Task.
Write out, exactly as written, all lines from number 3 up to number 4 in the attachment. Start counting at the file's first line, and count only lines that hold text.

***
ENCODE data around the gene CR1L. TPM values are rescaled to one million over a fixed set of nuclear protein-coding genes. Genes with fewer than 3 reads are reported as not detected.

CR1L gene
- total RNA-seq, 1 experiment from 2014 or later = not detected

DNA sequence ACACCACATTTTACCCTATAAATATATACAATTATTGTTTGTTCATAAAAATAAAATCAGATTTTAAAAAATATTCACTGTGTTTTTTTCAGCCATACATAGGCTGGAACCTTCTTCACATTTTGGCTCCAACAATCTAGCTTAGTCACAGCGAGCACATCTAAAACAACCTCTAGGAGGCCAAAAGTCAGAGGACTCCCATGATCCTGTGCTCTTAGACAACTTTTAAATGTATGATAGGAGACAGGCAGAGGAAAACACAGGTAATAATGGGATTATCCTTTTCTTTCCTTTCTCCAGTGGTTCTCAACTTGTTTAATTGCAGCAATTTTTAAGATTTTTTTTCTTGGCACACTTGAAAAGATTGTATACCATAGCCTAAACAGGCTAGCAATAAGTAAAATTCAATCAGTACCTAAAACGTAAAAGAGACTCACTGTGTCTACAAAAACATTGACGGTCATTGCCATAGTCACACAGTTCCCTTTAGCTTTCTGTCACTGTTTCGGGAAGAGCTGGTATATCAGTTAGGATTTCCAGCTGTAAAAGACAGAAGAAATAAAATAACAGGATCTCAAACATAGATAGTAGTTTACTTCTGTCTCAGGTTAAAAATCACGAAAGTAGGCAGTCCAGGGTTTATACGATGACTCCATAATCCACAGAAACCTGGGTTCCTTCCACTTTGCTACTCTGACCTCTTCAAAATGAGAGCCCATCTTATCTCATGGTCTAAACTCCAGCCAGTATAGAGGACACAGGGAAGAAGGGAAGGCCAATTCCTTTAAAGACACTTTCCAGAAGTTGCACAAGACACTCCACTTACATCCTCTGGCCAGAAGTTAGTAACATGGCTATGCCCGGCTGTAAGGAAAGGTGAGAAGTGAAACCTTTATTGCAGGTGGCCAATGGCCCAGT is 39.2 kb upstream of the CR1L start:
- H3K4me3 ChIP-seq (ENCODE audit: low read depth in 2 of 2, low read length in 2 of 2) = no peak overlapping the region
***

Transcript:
- total RNA-seq, 1 experiment from 2014 or later = not detected

DNA sequence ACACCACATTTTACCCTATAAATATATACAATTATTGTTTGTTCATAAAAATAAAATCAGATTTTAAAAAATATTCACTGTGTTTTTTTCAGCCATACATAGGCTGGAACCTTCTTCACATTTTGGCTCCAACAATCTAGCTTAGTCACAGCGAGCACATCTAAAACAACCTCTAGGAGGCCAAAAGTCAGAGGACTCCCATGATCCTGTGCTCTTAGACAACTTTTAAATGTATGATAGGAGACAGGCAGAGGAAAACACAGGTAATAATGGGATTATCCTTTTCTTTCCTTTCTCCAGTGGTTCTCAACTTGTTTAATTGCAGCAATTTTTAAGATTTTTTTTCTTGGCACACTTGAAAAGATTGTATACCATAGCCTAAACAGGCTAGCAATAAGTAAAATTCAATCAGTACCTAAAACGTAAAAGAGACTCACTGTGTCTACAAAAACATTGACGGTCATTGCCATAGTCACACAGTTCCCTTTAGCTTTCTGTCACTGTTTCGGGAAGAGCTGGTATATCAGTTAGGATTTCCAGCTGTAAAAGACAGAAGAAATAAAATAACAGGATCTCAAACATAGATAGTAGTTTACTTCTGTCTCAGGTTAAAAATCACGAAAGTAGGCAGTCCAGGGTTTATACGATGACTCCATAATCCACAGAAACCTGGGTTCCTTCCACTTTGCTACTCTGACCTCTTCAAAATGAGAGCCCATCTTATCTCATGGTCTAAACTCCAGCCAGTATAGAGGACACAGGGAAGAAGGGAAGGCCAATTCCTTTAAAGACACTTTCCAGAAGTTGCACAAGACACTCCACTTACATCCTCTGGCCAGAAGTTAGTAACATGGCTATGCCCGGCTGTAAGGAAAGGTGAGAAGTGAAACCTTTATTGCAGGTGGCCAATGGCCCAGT is 39.2 kb upstream of the CR1L start: